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NEWS


ATM card scammers hit Newcastle once again

By Jim Feehan


High-tech ATM card scamming thieves have struck Newcastle again. From at least Thanksgiving Day through Dec. 3., thieves placed a bankcard-skimming device on a card-reading unit at the AM/PM convenience store, 6966 Coal Creek Parkway S.E., withdrawing thousands of dollars from customers' bank accounts, police said.

Thieves also targeted the AM/PM on Duvall Avenue Northeast and Sunset Boulevard in the Renton Highlands, and several other convenience stores in the central Puget Sound area, Newcastle Police Chief Melinda Irvine said.

"We're talking several hundred victims," she said regarding the card scamming thefts from Lynnwood to Tacoma.

Police are also reviewing video from a surveillance camera at the Newcastle AM/PM, Irvine said.

A fake card reader captures information from the magnetic strip on the back of a bankcard.

After obtaining account information from the bankcard, thieves access the victims' bank accounts and remove money, Irvine said.

False card readers may be placed on any card-reading device, including pay-at-the-pump card readers and ATMs, she said.

Card scammers hit Newcastle in May, when two people using the Boeing Employees' Credit Union automatic teller machine in the QFC parking lot, in the 6900 block of Coal Creek Parkway Southeast, noticed the card reader looked a little different.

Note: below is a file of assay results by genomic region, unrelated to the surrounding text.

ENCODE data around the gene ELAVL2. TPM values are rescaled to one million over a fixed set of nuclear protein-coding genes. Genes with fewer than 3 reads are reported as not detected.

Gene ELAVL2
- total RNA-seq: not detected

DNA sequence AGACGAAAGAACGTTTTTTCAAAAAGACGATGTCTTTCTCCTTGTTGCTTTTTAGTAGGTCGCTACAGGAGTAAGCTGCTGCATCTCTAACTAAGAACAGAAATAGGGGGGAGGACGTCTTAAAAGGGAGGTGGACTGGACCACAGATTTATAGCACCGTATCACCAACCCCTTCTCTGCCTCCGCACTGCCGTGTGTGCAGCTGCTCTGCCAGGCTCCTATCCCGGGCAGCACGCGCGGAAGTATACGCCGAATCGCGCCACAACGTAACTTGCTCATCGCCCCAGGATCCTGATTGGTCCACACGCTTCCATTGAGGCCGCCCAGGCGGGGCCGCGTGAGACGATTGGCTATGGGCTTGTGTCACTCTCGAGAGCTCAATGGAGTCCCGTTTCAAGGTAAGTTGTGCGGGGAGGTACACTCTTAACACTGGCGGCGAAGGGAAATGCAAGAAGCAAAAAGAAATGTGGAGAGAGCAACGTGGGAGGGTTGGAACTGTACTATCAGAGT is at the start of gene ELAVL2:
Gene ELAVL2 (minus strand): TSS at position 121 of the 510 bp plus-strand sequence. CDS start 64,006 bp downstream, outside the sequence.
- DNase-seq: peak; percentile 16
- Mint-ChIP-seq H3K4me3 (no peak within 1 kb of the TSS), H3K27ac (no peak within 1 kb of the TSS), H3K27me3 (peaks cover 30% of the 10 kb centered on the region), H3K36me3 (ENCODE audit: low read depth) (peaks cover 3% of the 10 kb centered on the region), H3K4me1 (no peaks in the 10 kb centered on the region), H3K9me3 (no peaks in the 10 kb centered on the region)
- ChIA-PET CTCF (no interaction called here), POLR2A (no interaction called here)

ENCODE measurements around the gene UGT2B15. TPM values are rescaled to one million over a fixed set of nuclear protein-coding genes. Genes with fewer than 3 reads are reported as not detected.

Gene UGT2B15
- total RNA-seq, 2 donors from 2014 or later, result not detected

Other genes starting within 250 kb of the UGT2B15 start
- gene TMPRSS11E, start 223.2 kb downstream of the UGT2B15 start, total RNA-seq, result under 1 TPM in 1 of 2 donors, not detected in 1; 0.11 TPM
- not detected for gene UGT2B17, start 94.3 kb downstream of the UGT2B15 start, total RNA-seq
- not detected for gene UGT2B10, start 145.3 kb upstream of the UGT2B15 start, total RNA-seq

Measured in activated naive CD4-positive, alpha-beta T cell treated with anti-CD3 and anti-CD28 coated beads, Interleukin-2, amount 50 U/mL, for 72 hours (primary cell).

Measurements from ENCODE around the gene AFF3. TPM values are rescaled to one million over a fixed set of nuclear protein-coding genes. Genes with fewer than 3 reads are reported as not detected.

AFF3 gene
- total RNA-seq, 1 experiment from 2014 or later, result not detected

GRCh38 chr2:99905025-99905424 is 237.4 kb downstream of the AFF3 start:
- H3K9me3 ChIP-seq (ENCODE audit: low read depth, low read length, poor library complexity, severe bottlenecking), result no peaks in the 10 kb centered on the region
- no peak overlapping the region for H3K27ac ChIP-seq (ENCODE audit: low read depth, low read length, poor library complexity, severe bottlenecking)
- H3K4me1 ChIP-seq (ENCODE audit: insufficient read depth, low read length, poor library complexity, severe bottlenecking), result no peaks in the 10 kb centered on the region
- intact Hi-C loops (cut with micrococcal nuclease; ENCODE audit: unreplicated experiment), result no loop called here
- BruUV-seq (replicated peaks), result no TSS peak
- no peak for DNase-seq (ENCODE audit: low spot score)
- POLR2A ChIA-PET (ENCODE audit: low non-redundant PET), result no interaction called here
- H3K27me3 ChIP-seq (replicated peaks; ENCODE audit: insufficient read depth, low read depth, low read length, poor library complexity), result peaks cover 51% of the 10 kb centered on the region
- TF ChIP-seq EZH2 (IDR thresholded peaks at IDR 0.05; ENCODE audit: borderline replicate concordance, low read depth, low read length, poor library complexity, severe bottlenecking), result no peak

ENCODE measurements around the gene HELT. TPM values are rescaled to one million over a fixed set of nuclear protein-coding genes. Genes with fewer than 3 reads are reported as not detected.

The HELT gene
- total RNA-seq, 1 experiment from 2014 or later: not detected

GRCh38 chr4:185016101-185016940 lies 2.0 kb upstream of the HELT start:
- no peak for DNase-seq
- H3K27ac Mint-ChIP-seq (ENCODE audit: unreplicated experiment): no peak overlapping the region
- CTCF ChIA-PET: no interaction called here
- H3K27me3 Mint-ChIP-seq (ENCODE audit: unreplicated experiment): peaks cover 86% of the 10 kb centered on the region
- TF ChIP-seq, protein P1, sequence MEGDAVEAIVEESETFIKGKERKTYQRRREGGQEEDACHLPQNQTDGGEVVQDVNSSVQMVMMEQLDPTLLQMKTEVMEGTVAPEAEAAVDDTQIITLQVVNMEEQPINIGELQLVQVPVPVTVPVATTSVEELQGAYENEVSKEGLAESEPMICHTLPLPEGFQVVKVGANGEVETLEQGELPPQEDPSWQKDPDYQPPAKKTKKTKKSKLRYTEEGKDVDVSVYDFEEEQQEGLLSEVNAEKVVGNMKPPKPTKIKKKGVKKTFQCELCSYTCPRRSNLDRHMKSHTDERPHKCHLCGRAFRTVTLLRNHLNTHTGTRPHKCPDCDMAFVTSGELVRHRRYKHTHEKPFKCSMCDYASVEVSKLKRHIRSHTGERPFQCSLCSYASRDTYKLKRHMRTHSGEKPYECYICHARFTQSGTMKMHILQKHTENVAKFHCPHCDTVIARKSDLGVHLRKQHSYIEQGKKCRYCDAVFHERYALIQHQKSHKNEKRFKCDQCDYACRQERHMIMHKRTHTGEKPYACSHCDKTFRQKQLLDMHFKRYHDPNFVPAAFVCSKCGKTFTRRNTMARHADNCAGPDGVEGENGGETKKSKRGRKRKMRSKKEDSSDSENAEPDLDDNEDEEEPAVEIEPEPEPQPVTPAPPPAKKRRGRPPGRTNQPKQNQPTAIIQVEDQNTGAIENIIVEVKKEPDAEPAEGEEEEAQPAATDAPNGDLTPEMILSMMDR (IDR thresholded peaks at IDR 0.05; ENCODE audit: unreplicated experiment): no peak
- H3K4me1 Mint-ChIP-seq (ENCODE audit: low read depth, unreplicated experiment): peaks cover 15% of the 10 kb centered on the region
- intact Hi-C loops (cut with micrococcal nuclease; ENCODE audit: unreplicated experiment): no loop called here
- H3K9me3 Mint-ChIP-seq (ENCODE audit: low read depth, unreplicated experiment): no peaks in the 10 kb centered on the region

The customers noticed a suspicious box above the keypad for entering personal identification numbers.

One of the patrons pulled on the box and it came off. The device was fastened to the machine with double-sided tape. The customer pulled on the card reader and it came off as well. The faceplate for the card reader had wires and a battery in back, police said.

A camera, positioned to read personal identification numbers as customers entered them, was also recovered.

In that instance, the equipment used to capture bankcard and personal information numbers was disguised to look like regular ATM equipment. The "skimmer" was mounted to the front of the normal ATM card slot that reads the card number. A disguised wireless camera was mounted nearby to view personal identification number entries.

Typically, thieves copy the cards and use the personal information number to withdraw money from customers' accounts. They often monitor activity from a nearby location, Irvine said.

"To prevent loss of your information in this manner, we encourage people to use the same ATM whenever possible, to be more likely to recognize machine alterations," she said.

Customers should check the devices for potential alterations before using them, Irvine said.